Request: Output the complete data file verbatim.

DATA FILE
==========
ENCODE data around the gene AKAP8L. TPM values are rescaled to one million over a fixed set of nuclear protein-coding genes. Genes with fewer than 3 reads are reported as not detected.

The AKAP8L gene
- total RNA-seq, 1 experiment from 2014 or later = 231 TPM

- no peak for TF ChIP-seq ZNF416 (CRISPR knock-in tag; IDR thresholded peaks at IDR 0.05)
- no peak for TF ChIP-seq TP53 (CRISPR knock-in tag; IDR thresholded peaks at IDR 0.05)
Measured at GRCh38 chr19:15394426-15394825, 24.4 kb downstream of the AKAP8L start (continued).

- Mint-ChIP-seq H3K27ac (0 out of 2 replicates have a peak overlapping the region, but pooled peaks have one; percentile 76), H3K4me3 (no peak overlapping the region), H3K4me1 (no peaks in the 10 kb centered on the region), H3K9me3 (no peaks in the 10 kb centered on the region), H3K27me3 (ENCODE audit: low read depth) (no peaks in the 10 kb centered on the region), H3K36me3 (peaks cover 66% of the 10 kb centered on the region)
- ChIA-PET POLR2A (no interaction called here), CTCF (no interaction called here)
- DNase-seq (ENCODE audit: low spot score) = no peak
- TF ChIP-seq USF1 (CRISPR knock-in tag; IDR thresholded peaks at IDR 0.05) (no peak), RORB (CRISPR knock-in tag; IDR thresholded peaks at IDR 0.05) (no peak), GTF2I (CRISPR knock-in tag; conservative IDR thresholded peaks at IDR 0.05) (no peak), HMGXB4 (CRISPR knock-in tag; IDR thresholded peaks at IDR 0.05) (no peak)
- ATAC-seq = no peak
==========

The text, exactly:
ENCODE data around the gene AKAP8L. TPM values are rescaled to one million over a fixed set of nuclear protein-coding genes. Genes with fewer than 3 reads are reported as not detected.

The AKAP8L gene
- total RNA-seq, 1 experiment from 2014 or later = 231 TPM

- no peak for TF ChIP-seq ZNF416 (CRISPR knock-in tag; IDR thresholded peaks at IDR 0.05)
- no peak for TF ChIP-seq TP53 (CRISPR knock-in tag; IDR thresholded peaks at IDR 0.05)
Measured at GRCh38 chr19:15394426-15394825, 24.4 kb downstream of the AKAP8L start (continued).

- Mint-ChIP-seq H3K27ac (0 out of 2 replicates have a peak overlapping the region, but pooled peaks have one; percentile 76), H3K4me3 (no peak overlapping the region), H3K4me1 (no peaks in the 10 kb centered on the region), H3K9me3 (no peaks in the 10 kb centered on the region), H3K27me3 (ENCODE audit: low read depth) (no peaks in the 10 kb centered on the region), H3K36me3 (peaks cover 66% of the 10 kb centered on the region)
- ChIA-PET POLR2A (no interaction called here), CTCF (no interaction called here)
- DNase-seq (ENCODE audit: low spot score) = no peak
- TF ChIP-seq USF1 (CRISPR knock-in tag; IDR thresholded peaks at IDR 0.05) (no peak), RORB (CRISPR knock-in tag; IDR thresholded peaks at IDR 0.05) (no peak), GTF2I (CRISPR knock-in tag; conservative IDR thresholded peaks at IDR 0.05) (no peak), HMGXB4 (CRISPR knock-in tag; IDR thresholded peaks at IDR 0.05) (no peak)
- ATAC-seq = no peak